Interview with Dean of the School of Agricultural Sciences and Technology at NMIMS Shirpur

Dr. Suseelendra Desai, Dean of the School of Agricultural Sciences and Technology at NMIMS Shirpur
Dr. Suseelendra Desai, Dean of the School of Agricultural Sciences and Technology at NMIMS Shirpur

1. What are your thoughts on the Union Budget 2023? Does it really cater to the farmers?
The Union budget in recent years has been addressing the agriculture sector as the first agenda item. But, in reality, excluding PM KISAN, the real rise is marginal on a YoY basis. Out of this year’s allocation of 115532 crores, about 52% is allocated for PM KISAN. Further, compared to last year, it is short by about 8459 crores, which is also due to a reduction in PM KISAN allocation by 8000 crores. The visionary “sustainable farm livelihoods” would be a myth, unless the focus shifts to gross capital formation (GPF). GPF during 2010-2013 was around 37-39% whereas, in subsequent years, it has been hovering around 32-33%, despite about a 70% increase in budgetary allocations.

2. Do you think if there was a cross-talk between ministries, the implementation of agricultural schemes would go smoother?
The Saptarishis “Inclusive development and Reaching the last mile” could come to fruition only when there is a seamless movement of validated big data and information among repositories of various ministries and Centre-State and vice versa. The digital agriculture infrastructure envisages collating valuable information and providing it at the doorstep of the farmer. Similarly, all Saptarishis directly or indirectly contribute to the agriculture sector. So, a cross-talk facilitated by formal function networking of the ministries as well as States is essential to ensure i) identifying real needy beneficiaries; ii) packaging of the schemes for improved livelihoods in a holistic way, and iii) saving on sparse valuable resources.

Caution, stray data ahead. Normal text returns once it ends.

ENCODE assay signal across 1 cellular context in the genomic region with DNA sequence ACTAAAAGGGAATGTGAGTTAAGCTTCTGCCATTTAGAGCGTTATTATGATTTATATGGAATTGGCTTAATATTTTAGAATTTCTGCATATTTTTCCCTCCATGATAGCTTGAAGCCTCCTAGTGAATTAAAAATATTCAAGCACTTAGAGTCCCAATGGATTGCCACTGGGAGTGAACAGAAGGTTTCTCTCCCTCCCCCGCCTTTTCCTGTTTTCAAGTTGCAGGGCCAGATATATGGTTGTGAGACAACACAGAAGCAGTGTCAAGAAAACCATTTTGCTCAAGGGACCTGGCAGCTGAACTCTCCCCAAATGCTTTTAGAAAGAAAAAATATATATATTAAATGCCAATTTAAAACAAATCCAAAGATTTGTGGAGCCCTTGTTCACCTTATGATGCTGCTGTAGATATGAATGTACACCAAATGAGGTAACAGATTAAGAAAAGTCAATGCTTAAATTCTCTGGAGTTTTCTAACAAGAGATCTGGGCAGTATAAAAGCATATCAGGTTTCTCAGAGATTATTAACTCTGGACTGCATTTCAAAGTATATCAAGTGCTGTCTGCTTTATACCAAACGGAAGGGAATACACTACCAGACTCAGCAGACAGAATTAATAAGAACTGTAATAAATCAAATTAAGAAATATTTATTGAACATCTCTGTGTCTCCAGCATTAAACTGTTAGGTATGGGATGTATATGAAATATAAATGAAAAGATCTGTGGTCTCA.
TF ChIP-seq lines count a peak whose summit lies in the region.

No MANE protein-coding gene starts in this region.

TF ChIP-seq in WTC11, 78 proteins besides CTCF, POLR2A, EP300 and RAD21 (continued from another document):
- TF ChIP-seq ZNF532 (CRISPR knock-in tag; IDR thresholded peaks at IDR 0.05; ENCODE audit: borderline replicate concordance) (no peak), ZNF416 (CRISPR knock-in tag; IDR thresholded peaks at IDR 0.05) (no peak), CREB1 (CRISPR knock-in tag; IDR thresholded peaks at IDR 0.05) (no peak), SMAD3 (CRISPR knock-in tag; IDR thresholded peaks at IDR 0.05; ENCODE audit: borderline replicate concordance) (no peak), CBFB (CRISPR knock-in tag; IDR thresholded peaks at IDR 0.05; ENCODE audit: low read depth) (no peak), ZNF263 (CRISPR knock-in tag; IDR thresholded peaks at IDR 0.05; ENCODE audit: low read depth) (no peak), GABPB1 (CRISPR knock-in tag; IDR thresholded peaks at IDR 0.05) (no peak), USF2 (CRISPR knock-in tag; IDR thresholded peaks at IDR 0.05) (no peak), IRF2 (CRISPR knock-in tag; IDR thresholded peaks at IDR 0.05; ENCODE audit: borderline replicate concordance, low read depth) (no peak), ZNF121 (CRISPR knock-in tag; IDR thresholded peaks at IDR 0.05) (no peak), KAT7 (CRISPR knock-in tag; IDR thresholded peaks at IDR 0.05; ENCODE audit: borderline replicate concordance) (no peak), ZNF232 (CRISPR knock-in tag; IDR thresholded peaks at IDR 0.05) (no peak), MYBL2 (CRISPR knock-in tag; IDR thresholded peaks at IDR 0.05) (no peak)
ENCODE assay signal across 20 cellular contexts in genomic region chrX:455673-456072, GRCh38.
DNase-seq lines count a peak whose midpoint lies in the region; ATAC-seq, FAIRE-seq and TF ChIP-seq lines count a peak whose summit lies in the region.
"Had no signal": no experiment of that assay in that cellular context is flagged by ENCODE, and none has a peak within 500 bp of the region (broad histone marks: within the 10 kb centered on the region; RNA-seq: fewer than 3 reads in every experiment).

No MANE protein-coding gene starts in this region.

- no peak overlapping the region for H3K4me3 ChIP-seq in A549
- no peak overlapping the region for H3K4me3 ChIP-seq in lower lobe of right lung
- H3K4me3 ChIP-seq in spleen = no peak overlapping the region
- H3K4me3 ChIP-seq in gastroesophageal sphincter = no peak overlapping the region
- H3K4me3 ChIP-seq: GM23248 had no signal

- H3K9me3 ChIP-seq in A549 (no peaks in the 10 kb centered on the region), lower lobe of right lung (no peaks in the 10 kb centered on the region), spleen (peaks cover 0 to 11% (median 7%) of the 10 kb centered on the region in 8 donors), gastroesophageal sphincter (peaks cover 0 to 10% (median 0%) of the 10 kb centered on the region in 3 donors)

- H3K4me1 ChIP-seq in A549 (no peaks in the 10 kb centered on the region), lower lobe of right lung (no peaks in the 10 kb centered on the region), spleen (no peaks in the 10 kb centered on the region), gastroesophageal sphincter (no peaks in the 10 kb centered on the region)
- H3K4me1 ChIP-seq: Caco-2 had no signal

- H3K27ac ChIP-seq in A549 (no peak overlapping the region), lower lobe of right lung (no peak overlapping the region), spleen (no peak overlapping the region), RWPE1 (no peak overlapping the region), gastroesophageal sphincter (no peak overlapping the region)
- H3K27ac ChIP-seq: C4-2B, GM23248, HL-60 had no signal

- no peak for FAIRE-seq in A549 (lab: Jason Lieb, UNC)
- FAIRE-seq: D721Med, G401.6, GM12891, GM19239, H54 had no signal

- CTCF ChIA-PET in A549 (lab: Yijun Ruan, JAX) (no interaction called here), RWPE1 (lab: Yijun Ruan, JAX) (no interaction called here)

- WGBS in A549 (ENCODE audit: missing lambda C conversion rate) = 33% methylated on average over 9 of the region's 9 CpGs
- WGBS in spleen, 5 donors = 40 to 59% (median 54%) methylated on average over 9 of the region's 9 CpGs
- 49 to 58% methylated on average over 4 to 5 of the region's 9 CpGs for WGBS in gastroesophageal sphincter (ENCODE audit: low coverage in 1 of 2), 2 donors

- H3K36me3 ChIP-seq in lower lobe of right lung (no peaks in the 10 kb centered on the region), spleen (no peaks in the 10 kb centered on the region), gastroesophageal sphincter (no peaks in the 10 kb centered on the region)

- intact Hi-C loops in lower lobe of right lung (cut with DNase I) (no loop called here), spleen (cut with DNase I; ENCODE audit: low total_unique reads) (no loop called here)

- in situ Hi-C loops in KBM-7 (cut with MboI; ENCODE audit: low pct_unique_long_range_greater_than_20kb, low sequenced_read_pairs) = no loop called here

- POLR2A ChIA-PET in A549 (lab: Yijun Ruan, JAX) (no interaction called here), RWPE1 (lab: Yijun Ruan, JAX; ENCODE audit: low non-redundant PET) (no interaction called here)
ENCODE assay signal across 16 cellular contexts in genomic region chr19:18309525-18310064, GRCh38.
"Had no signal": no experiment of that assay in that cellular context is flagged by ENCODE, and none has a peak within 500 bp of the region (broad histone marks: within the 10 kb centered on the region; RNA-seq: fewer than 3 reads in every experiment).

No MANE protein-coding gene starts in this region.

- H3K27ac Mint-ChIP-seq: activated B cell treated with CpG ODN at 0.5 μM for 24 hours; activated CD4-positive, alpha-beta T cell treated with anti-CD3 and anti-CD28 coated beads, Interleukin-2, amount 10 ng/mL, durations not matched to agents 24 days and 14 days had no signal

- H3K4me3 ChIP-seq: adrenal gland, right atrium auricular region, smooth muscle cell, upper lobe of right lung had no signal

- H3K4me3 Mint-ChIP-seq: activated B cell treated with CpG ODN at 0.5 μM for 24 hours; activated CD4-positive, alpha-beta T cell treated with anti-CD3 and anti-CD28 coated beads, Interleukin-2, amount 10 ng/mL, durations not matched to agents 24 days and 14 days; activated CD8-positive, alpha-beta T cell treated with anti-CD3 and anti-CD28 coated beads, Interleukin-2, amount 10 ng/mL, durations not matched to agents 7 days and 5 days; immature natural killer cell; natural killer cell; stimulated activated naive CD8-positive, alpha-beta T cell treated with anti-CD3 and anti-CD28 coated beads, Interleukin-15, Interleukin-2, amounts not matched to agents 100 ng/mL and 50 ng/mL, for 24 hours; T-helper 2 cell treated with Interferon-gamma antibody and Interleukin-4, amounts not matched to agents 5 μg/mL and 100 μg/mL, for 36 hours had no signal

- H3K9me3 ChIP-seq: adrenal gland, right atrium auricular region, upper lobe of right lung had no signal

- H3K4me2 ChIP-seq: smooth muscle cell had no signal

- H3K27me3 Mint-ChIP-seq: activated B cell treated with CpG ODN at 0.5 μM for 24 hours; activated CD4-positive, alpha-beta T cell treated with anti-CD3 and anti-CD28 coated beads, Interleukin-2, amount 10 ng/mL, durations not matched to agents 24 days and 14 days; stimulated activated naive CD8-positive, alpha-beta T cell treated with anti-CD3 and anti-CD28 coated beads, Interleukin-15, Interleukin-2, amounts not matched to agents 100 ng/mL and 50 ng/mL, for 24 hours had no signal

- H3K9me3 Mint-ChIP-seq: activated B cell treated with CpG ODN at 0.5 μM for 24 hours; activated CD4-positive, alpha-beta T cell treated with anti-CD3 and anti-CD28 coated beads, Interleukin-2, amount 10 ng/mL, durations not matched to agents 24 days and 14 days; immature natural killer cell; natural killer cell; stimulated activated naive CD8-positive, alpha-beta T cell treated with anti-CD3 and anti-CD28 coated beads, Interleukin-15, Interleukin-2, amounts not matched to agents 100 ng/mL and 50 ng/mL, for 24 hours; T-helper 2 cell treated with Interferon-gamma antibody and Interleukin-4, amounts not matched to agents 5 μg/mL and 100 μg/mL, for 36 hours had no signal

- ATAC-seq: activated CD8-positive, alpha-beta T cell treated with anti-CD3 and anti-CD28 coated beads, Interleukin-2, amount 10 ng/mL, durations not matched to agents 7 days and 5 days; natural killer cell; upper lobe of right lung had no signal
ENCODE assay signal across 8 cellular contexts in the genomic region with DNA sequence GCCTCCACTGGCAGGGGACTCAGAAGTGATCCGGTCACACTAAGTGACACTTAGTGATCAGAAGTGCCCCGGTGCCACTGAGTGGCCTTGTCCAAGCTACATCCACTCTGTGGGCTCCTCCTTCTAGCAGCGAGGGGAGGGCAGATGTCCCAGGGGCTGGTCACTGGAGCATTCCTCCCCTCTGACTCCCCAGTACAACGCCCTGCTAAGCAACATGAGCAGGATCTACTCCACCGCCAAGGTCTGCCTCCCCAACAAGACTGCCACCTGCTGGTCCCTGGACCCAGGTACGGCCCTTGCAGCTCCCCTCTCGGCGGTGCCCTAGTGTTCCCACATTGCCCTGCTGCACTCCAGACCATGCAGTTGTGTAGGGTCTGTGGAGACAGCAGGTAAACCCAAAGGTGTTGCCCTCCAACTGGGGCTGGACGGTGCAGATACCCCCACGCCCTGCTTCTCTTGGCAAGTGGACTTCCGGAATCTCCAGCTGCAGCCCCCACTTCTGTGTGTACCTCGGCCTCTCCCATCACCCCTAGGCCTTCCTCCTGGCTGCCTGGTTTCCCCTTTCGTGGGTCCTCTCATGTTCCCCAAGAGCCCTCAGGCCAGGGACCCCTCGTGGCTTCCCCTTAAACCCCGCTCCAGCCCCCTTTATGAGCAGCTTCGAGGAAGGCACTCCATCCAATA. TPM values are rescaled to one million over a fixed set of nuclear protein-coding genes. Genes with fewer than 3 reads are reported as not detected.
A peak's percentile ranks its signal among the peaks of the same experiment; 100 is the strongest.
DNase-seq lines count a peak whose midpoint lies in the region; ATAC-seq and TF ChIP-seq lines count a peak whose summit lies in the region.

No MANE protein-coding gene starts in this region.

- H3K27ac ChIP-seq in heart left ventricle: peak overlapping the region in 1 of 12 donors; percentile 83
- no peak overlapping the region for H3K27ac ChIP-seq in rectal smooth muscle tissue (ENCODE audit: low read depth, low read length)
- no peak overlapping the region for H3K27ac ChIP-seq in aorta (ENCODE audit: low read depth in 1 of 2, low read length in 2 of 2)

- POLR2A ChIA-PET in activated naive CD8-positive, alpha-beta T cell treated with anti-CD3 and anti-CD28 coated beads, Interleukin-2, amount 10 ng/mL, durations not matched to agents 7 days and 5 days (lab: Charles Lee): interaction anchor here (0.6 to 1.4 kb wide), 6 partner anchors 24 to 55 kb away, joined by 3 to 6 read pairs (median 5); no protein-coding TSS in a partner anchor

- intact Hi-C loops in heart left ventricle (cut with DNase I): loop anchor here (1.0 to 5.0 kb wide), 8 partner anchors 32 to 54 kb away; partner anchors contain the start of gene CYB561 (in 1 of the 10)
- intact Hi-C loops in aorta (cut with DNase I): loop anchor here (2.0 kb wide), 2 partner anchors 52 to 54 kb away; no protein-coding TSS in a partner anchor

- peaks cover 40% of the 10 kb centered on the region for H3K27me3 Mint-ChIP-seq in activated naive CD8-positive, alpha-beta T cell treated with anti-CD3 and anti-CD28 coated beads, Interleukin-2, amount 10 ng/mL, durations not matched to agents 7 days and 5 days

3. In your opinion, are there any benefits of the PM PRANAM Scheme for Green Farming?

With 44 lakh organic farmers planting about 59 lakh ha and a dwindling animal population in the agriculture sector calls for large quantities of quality bio-inputs. The PM PRAMAN to establish 10000 bio-input centres is a march towards eco-friendly agriculture. But, it has to be supported by i) qualified production personnel, ii) research backstopping for validation of various formulations; and iii) liaison with premier research institutes for constant handholding. Despite all efforts, the Government setup cannot meet the huge demand and hence the successful model should be transferred to the industry over time with good governance. The lessons learned from “Biocontrol laboratories” by united Andhra Pradesh Government may help refine the approach.

4. Are there any advantages of the reduced import duty on inputs of shrimp farming?
India’s shrimp industry depends on imported larval seeds, artemia, and shrimp broodstock. Imported frozen krill, squid, and mussels are used as feed in hatcheries. Though squids and mussels are available in India, due to the vulnerability of shrimps to diseases, they are not preferred. Out of total shrimp feed, fishmeal constitutes about 30% valued at about 49 million USD. So, the reduced import duty will reflect a reduction in the cost of production and thus improve profitability. This will also prevent the use of juvenile fish used as fish meal and so improve marine fish stock availability. However, its impact on local feed manufacturers needs a detailed analysis.

5. How to pursue a career in agricultural science?
Due to the implementation of a harmonized program structure pan India by the Indian Council of Agricultural Research, the curriculum has been well-structured from fundamentals to federating trade over 4 years. The dedicated practical training during the final year to impart skill sets for agri-prenuership and higher education build confidence in the graduates. The Government boost through start-up culture, PM Kisan Drones, PM Kaushal Yojana, and many other schemes help the graduates to become “job-givers” than “job-seekers”. For successful career pursuance, there is a need for a changed attitude of both teacher and the taught. The teacher should incorporate new knowledge coupled with hands-on skill enhancement in the pedagogy for outcome-based learning, while the teacher should contrast between classroom learning and real-time farm situation to innovate plausible solutions.  

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